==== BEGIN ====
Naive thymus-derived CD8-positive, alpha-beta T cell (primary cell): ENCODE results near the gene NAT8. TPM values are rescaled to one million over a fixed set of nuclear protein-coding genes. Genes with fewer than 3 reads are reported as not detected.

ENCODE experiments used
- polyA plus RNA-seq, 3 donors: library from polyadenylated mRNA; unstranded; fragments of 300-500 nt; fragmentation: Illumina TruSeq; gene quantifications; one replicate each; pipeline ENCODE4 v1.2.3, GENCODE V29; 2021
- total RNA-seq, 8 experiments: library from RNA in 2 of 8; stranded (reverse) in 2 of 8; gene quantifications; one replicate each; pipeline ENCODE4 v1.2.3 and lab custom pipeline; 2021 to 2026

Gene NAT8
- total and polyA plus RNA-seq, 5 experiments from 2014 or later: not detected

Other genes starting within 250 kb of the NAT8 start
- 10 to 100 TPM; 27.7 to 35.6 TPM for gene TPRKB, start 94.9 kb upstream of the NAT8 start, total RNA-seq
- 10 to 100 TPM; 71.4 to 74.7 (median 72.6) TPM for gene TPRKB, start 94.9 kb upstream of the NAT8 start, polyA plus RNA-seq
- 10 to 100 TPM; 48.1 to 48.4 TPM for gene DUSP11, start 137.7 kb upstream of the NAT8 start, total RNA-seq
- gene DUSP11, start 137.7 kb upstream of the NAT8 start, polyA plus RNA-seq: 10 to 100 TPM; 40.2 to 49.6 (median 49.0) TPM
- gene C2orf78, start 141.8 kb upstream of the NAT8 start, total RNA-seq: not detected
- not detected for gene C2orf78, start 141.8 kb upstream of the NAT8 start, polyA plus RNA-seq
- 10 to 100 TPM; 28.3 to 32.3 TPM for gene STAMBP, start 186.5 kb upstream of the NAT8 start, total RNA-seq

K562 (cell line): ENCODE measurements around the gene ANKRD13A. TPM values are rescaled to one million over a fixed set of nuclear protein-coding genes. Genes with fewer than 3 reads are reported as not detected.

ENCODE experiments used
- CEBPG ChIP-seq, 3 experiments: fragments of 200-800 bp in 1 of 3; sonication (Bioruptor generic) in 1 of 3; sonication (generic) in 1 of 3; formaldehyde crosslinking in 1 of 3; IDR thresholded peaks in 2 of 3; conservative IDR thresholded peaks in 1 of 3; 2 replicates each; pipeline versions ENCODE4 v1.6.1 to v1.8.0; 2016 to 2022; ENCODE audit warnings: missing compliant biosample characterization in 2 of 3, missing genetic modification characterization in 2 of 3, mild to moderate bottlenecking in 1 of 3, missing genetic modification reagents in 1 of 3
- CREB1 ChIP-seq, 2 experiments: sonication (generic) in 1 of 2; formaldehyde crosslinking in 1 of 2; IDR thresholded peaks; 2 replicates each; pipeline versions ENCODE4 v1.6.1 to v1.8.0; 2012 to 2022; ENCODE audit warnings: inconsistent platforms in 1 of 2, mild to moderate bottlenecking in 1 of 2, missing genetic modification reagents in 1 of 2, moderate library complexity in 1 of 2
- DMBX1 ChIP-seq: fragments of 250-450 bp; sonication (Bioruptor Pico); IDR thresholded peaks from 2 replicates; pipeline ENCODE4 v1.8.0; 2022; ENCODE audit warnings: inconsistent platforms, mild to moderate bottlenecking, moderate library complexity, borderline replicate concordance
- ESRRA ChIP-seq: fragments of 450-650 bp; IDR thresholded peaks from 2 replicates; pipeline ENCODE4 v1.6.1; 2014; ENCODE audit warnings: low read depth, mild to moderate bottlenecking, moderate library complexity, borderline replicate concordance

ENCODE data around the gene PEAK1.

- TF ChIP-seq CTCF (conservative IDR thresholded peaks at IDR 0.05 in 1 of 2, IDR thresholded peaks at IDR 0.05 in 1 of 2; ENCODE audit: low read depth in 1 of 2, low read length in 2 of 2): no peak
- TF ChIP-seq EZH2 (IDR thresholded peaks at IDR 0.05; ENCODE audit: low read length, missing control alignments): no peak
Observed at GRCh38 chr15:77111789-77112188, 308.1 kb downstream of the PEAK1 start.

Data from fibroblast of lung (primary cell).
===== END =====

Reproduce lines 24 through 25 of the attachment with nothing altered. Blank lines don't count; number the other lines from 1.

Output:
Observed at GRCh38 chr15:77111789-77112188, 308.1 kb downstream of the PEAK1 start.

Data from fibroblast of lung (primary cell).